My reviewrating: 4 of 5 stars
When you think of Civil War-era novels, you usually think Deep South and just before or during the War (ok, maybe you don't; I do.). Jarrettsville takes place in Maryland, very close to Pennsylvania, in the days immediately following Lee's surrender/Lincoln's murder through four years later.
The story is based on real events, real people (the author's ancestors) - one of those "we don't talk about him/her and What Happened" things. I'm glad Ms. Nixon did find out what happened, because the murder and the "whydoneit" are fascinating. The concept of Southern Pride being so close to my Northern home surprised me - whoda thunk that Maryland was such a hotbed of Southern sympathizers? Or that even freed slaves were considered (by some) "property"?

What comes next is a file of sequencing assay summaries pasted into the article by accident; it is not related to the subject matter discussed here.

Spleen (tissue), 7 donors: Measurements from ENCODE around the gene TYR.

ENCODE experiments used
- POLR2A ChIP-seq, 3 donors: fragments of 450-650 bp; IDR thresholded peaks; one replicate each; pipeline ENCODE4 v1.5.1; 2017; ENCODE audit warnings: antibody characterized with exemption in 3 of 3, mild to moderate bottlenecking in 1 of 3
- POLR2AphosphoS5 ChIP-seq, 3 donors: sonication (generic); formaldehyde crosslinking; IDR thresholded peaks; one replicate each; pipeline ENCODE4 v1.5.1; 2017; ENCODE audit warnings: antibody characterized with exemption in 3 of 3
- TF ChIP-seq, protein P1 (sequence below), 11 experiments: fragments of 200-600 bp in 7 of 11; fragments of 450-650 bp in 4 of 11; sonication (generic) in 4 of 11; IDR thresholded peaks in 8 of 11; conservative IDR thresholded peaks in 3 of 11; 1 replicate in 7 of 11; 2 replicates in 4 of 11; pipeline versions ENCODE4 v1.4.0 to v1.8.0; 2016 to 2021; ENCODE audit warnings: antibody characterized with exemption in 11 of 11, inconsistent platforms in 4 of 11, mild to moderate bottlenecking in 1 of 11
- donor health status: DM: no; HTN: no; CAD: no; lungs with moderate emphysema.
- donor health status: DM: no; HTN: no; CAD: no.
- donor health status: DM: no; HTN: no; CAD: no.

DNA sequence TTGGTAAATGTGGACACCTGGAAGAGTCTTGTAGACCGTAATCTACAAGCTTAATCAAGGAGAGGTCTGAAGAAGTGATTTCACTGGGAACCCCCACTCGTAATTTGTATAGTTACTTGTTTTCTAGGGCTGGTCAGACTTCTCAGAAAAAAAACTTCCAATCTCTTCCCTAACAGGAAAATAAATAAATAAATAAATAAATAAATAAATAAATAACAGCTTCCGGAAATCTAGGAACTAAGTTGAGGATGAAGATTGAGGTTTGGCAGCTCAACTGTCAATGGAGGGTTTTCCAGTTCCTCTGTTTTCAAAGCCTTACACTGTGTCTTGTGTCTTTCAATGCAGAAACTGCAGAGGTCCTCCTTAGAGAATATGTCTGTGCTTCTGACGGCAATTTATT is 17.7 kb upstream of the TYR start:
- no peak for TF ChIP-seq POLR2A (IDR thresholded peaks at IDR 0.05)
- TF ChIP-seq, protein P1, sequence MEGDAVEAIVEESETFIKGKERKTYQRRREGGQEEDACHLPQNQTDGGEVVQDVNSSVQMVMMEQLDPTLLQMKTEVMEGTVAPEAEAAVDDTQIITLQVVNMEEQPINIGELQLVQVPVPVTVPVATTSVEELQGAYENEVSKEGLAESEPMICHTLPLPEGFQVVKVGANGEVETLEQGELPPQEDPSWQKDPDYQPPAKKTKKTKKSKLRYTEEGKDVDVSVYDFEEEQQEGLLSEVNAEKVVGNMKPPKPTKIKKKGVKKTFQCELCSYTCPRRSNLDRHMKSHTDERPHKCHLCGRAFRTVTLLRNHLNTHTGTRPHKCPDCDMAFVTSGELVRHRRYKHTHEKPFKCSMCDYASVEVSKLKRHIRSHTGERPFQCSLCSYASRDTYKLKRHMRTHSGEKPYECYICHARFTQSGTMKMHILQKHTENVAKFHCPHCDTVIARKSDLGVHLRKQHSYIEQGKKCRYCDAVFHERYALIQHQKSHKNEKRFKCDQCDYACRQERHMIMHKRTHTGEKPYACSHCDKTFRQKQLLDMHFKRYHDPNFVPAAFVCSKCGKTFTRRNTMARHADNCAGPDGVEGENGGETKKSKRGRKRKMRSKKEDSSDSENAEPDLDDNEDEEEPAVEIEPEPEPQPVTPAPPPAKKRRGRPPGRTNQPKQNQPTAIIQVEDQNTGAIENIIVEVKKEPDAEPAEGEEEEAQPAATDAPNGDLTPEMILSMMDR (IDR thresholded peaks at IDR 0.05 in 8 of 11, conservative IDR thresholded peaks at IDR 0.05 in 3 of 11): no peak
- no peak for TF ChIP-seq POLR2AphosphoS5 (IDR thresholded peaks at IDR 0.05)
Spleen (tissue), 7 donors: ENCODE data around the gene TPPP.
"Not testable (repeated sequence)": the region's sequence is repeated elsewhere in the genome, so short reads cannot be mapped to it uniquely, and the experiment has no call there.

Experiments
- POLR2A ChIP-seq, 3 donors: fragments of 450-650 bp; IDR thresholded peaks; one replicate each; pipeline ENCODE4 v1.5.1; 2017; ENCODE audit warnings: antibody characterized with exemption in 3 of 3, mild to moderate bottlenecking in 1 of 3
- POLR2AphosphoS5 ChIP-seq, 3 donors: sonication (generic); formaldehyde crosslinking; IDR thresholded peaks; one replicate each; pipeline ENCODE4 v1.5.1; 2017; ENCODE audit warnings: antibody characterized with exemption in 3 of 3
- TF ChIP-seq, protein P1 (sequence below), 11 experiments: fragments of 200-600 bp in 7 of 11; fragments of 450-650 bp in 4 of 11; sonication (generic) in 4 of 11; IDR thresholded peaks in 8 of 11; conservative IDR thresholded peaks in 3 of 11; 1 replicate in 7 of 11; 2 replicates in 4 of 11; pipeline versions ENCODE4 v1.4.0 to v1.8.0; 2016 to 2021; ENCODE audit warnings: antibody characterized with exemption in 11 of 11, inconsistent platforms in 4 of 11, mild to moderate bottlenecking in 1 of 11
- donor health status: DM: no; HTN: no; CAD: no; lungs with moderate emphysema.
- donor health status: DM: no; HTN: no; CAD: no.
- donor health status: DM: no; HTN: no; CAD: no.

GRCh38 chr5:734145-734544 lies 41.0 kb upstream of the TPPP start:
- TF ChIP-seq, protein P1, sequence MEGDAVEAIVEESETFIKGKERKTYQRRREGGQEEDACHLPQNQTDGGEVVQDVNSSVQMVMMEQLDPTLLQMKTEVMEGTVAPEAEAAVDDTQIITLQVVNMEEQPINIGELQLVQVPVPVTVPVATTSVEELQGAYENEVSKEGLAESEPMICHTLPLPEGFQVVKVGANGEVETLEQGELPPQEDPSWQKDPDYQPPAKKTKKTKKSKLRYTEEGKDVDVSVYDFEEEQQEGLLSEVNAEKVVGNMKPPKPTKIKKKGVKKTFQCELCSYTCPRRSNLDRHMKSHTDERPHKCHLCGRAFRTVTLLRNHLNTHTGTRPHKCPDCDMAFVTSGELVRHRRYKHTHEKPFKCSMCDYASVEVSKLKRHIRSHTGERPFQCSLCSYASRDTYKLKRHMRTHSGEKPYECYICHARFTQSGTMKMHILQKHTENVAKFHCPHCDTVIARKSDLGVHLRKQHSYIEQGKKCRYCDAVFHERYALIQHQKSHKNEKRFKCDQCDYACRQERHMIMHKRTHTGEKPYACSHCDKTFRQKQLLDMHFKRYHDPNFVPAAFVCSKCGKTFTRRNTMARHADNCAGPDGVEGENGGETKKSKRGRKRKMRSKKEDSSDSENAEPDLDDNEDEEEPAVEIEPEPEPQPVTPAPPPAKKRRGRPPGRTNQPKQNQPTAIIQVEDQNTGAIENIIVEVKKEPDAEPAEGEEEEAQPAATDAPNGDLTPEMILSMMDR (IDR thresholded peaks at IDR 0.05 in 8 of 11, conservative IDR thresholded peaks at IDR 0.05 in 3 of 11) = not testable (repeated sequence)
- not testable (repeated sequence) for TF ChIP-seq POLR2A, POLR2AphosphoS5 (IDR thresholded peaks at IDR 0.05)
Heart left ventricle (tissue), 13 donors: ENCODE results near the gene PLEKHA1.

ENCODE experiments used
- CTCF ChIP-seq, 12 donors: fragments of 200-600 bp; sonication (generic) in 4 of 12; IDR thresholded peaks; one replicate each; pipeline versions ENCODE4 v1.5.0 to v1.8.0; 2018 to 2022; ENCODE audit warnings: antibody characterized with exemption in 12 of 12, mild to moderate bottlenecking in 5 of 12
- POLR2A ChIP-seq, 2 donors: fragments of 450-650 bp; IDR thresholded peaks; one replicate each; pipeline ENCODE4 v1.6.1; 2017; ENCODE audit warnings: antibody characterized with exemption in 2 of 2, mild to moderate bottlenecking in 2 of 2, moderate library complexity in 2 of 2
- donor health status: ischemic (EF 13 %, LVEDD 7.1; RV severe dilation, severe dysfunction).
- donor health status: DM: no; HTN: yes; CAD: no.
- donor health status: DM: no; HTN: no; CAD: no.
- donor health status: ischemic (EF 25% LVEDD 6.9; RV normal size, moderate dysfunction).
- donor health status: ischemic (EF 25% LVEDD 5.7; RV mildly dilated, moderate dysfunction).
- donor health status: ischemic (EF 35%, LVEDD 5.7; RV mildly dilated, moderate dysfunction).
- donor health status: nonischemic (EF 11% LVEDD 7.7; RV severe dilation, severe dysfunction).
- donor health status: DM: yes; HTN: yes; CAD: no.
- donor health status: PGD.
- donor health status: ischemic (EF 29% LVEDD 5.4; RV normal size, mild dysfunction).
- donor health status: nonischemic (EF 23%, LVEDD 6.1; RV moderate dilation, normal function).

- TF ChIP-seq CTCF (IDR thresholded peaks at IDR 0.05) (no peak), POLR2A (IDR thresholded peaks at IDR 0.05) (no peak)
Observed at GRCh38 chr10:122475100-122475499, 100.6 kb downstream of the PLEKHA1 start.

The era and the setting alone give this book an original flavor; telling Martha's story from multiple perspectives reminds us that no one event is clear cut. Like the War itself, there are layers and layers to unfold.
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